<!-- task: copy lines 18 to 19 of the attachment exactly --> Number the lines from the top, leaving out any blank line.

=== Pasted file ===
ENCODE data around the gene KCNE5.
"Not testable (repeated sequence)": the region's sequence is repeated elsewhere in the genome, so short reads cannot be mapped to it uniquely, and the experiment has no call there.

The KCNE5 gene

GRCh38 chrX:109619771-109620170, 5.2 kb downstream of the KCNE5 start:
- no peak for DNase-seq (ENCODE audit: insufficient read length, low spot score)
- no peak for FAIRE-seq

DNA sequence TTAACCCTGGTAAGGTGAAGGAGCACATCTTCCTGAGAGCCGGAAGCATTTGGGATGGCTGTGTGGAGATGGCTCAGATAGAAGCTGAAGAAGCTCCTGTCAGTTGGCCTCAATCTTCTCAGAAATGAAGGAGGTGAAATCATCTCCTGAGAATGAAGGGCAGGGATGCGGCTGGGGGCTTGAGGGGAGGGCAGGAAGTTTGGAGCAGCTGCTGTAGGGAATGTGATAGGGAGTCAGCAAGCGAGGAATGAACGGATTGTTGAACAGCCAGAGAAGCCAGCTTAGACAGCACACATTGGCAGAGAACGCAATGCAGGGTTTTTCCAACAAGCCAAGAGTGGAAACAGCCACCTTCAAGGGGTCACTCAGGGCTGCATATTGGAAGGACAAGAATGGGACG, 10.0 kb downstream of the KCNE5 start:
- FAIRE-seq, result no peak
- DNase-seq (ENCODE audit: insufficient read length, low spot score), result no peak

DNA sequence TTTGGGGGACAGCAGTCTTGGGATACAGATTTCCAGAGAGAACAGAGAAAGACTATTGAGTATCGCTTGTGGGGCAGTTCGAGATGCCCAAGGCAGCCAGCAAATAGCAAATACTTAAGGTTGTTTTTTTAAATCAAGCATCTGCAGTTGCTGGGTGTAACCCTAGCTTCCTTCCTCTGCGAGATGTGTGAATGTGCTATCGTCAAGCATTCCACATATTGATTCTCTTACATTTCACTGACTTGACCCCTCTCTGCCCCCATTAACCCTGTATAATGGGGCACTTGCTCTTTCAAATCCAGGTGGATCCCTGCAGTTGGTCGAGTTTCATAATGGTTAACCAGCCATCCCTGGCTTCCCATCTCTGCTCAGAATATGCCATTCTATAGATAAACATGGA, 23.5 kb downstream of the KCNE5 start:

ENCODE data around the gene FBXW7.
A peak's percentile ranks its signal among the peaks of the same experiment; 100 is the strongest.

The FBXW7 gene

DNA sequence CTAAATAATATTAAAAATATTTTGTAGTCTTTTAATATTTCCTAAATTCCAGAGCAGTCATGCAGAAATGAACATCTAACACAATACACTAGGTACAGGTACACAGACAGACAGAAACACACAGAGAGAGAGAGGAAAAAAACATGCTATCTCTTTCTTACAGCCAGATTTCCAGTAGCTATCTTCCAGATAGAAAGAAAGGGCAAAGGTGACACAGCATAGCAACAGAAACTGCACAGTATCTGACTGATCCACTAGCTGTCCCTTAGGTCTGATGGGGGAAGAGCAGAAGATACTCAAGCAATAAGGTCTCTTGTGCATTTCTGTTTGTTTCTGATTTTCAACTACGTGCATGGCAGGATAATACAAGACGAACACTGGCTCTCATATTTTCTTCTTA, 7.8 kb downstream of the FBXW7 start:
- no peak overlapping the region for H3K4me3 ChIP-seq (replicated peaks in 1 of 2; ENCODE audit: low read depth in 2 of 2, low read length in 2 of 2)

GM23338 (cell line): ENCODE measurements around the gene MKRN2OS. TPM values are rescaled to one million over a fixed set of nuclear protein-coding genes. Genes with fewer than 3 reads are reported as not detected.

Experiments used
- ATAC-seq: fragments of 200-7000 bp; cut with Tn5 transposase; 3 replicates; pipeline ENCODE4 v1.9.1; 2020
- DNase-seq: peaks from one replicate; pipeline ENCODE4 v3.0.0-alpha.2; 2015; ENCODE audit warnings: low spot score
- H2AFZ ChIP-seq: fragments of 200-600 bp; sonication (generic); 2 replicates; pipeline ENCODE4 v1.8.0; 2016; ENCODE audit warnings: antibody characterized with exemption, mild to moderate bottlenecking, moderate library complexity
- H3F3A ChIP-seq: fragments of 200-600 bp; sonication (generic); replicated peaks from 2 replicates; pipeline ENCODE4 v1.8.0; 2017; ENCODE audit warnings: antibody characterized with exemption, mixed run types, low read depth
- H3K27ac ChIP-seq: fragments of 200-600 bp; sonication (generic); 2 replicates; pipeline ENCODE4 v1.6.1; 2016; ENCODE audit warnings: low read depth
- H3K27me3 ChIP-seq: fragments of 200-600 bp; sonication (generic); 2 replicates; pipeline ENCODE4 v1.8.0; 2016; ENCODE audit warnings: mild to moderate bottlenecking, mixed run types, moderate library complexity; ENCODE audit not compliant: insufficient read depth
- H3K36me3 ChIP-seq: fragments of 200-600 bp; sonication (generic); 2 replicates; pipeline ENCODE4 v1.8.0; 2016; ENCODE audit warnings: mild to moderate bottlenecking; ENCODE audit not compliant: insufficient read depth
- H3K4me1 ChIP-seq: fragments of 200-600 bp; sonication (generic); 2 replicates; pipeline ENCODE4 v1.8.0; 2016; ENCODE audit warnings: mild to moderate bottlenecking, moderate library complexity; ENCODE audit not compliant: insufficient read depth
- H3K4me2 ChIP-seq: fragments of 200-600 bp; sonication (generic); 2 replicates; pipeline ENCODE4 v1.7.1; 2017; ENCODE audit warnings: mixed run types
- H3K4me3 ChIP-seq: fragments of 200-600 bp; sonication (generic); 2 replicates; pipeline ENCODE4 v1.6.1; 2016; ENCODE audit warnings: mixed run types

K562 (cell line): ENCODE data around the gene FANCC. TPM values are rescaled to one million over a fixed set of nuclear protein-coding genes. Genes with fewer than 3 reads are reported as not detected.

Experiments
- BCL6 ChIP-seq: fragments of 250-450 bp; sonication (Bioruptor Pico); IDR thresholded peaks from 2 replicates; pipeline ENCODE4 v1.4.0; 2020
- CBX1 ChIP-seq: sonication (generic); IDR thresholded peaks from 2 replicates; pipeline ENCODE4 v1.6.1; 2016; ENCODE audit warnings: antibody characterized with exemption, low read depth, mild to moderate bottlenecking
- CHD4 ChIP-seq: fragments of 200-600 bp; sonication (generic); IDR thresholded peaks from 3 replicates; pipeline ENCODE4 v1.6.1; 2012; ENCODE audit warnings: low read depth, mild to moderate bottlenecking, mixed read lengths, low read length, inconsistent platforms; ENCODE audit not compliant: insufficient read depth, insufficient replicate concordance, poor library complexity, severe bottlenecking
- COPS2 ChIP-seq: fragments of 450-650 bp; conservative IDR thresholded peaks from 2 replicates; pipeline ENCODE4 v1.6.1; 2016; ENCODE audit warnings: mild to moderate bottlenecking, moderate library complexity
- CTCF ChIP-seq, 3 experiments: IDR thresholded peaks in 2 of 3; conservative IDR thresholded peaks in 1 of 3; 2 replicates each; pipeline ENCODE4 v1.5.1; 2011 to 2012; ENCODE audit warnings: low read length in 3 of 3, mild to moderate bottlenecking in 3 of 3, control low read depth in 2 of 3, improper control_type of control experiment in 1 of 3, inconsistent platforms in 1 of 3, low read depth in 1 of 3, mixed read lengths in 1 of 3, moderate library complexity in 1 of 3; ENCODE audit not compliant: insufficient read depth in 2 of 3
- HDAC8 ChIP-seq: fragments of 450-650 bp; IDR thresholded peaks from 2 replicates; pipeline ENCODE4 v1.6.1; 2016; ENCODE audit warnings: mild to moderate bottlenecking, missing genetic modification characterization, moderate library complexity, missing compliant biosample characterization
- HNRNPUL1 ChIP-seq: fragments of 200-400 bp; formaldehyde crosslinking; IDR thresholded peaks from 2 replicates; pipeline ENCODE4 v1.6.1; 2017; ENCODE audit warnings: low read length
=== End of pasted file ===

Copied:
- ATAC-seq: fragments of 200-7000 bp; cut with Tn5 transposase; 3 replicates; pipeline ENCODE4 v1.9.1; 2020
- DNase-seq: peaks from one replicate; pipeline ENCODE4 v3.0.0-alpha.2; 2015; ENCODE audit warnings: low spot score